Great Barrier Reef Legacy is a not for profit that aims to change the reef is understood and protected by operating the reef’s only independent research vessel. Their expedition ship will serve as:

  • A floating laboratory
  • Interactive classroom
  • Multimedia hub to communicate directly with the public
  • Platform of collaboration for other NGOs, institutions and citizen scientists

The reef and rainforest are intimately connected and the health of one has direct and indirect effects on the other. It is important that we take action to safeguard these natural resources so that we can ensure their survival for future generations.

For more on this wonderful charity visit: www.reeflegacy.org or visit their facebook page


King of the Jungle

June 16th, 2017

Ever wonder what happens when a cassowary and a feral pig face off? Run little piggy run! No doubt who is ‘king of the jungle’ here!


What happens when a cassowary and a feral pig face off? Run little piggy run! No doubt who is 'king of the jungle' here!Visit Port Douglas & Daintree Explore Tropical North Queensland Visit Queensland, Australia Australia.com World Cassowary Day ABC Far North

Posted by Daintree Wonder Tours on Tuesday, 23 May 2017

Summer Newsletter

April 12th, 2017

Daintree Guided tours News from the daintree

Find out what’s been going on in the Daintree Rainforest

Our summer newsletter is out. Check out what’s been going on in the Daintree here: http://eepurl.com/cG3tmD

Turkey vs Snake

March 7th, 2017

Talk about being in the right place at the right time!

Brush turkey vs Black snake!

What a treat to witness this rare interaction between a snake and brush turkey. While the bird take a 'passive aggressive' approach (turning around and kicking sand) the snake opts for a more assertive tactic. Who do you think is the victor?Video captured by our wonderful guide DeanVisit Port Douglas & Daintree Explore Tropical North Queensland Visit Queensland, Australia Australia.com Tourism Port Douglas Discover Queensland Destination Daintree

Posted by Daintree Wonder Tours on Tuesday, 28 February 2017


What a treat for our guests witness this rare interaction between a snake and brush turkey. While the bird take a ‘passive aggressive’ approach (turning around and kicking sand) the snake opts for a more assertive tactic.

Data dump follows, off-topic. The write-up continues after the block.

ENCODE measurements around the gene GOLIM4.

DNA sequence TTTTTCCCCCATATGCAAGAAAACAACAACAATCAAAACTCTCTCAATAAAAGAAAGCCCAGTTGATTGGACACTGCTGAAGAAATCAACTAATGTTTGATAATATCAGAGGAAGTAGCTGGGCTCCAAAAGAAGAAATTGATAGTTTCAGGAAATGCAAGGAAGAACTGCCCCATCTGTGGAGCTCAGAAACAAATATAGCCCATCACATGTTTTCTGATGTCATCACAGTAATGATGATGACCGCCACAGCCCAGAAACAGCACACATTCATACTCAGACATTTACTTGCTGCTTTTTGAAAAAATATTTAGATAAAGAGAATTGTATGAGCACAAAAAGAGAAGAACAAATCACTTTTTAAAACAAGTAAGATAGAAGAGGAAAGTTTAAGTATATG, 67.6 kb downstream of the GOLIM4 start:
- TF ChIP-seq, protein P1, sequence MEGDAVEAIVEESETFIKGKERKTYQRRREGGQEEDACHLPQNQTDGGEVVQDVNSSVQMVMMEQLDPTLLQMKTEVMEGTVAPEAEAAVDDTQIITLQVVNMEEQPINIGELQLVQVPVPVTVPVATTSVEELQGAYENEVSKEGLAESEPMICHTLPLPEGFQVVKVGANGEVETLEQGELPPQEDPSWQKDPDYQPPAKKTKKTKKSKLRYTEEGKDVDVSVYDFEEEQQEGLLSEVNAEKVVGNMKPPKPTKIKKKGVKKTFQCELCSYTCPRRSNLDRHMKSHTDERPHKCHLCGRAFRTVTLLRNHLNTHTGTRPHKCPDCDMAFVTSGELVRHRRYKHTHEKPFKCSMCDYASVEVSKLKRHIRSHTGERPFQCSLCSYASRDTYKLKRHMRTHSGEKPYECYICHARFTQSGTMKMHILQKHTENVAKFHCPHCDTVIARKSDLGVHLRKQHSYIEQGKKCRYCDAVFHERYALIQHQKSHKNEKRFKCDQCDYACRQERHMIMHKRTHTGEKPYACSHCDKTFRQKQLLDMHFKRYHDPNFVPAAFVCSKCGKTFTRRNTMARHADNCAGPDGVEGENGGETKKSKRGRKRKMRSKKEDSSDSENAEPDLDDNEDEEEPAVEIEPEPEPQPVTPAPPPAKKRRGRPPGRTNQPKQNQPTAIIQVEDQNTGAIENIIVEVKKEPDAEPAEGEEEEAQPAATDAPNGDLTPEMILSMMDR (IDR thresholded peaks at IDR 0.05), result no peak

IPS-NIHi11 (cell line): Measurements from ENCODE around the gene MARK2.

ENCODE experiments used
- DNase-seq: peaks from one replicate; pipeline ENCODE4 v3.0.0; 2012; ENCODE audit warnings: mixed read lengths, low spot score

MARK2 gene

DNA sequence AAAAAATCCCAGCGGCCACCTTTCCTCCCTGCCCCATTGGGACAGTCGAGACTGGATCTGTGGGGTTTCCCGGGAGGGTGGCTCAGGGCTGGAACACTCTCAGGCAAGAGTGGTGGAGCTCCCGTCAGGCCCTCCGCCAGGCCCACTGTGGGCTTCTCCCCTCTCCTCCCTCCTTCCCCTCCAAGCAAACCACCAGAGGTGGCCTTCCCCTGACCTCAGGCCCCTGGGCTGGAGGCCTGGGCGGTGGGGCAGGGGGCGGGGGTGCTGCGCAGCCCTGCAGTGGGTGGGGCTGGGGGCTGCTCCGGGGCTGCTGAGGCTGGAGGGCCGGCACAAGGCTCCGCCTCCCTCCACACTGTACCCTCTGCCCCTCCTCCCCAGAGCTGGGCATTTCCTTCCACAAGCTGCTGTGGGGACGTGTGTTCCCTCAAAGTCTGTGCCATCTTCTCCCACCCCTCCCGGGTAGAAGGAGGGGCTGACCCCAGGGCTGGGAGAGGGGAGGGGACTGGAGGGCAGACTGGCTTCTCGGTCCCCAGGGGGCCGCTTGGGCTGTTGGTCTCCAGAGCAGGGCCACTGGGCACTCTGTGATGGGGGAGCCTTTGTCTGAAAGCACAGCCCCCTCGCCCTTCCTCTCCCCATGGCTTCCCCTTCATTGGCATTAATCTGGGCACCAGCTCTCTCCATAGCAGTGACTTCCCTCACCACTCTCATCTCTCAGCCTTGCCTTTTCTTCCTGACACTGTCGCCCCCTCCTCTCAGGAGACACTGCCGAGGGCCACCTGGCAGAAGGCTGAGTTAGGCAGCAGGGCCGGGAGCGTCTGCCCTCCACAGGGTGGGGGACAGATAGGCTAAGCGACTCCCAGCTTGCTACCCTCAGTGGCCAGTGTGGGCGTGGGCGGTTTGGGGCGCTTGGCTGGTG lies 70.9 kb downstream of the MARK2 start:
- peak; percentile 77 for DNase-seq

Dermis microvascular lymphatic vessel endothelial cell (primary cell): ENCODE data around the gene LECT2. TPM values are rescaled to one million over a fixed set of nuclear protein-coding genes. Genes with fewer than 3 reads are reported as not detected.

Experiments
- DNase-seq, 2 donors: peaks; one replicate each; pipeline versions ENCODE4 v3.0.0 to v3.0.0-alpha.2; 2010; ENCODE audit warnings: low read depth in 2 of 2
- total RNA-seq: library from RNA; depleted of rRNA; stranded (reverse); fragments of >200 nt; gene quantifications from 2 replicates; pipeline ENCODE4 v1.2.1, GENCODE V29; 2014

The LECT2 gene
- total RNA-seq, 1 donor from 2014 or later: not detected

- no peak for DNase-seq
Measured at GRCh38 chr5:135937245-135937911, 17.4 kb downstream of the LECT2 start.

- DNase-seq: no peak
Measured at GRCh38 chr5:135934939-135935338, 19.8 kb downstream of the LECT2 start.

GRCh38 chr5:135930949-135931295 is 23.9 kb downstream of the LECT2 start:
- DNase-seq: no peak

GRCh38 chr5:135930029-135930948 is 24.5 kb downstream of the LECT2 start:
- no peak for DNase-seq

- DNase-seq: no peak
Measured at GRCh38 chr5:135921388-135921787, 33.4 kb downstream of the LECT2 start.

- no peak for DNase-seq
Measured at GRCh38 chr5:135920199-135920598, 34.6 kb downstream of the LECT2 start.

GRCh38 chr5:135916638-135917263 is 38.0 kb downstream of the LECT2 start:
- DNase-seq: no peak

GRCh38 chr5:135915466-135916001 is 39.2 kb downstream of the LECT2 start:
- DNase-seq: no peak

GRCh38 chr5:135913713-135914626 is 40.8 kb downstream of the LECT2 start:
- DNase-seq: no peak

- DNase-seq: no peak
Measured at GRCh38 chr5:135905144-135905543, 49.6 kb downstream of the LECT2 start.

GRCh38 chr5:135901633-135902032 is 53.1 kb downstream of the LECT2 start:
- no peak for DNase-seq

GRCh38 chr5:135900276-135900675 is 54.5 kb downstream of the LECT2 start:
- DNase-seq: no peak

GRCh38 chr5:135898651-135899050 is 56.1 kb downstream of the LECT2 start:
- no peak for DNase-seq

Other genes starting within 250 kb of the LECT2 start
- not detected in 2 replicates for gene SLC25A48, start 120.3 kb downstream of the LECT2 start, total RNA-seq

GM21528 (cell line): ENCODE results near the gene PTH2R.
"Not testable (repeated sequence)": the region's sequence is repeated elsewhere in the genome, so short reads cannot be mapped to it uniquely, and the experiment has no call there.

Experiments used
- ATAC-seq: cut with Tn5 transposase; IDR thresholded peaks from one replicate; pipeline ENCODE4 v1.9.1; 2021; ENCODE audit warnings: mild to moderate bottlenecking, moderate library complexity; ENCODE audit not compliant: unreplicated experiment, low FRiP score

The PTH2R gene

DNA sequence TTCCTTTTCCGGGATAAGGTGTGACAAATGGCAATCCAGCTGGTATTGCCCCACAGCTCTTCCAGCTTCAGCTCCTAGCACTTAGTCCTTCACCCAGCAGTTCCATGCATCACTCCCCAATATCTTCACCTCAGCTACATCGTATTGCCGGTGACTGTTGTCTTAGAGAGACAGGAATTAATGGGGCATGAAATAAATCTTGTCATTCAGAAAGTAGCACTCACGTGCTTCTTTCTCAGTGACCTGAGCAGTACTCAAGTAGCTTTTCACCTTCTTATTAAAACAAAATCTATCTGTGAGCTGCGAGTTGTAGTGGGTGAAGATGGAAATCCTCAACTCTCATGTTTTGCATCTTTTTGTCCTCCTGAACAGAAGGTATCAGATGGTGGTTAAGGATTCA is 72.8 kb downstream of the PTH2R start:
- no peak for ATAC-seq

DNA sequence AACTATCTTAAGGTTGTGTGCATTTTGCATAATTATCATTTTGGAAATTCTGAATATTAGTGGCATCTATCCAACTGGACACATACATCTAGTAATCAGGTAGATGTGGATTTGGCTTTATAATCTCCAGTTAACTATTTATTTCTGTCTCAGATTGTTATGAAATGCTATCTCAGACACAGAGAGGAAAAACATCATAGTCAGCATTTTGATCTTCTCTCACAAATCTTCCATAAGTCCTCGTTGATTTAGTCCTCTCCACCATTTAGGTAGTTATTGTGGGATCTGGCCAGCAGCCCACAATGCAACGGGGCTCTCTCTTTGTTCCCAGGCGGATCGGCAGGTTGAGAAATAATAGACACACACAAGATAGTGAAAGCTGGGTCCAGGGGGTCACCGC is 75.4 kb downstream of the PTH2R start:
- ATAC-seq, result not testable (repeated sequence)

Video captured by our wonderful guide Dean

Fortunately both animals were unharmed and went their separate ways following the chance encounter.

Coco’s story

January 5th, 2017

This is ‘Coco’ – a male agile wallaby joey. Many readers would be familiar with his mother Apple, a charismatic wallaby that won the hearts of many visitors to Thala Beach Nature Reserve (for more on Apple click here). Sadly Apple passed away recently, leaving Coco an orphan. The good news is that despite a rocky start Coco is doing well and will one day be released back to the wild.


About 6:30pm on November 8th we received a distressed call from Loren at Thala Beach Nature Reserve reporting that Apple was very sick and that her joey had gotten a fright and run off into the bush. He was still quite young (less than 1kg) and not used to spending much time away from mum, especially at night. We arrived  just on dusk and immediately started scouring the area. I was not optimistic we would find him – trying to to locate a tiny, scared joey in a huge area of thick bush at night is like trying to finding a needle in a haystack. But we we had to try. Armed with our headlights we split up. After about 20mins of fruitless searching I suddenly I heard someone cry out ‘He’s here! He’s here!’. Loren had heard a ‘chirp’ which is a peculiar sound made by joeys to call their mothers. He only did it the one time, but that was enough to hone in on the sound. In the beam of Loren’s torchlight appeared a small, brown fur ball.

We couldn’t believe our luck – against all odds we had found him!


Coco after his first night in care. His left eye is swollen and tender due to green ant bites.

Sucking his dummy. Marsupials have an innate urge to suckle and having a dummy helps reduce the stress of orphaning.

That face.

Coco was severely underweight and dehydrated by the time we got him so received fluids immediately upon getting him home (via subcutaneous injection). His left eye was swollen and he couldn’t open it as a result of green ant bites. Other than that he seemed ok and took the bottle well. He continued to feed and after a few days of medicated drops was able to open his eye again. He did well for first two weeks but then started to show signs of illness – diahorrea, lethargy and an unwillingness to eat. He was diagnosed with e.coli and pneumonia – both common killers in orphaned joeys.

Keeping Coco hydrated with electrolytes. Joeys can dehydrate and perish quickly so it’s very important to keep them hydrated at all times

A few of the medications Coco was on. Poor little thing had to be stabbed with multiple needles every day as the best way to administer antibiotics to wallabies is via intramuscular injection. 

After consulting with vets and other wildlife carers Coco was put on a treatement regime that included 3 different types of antibiotics (administered intramuscularly), electrolytes and supplements. He needed constant monitoring and neither of us got much sleep! After a week of critical care he started to show signs of improvement and we are thrilled to report that since then has made a full recovery.

Here he is enjoying a hop shortly after a rain shower.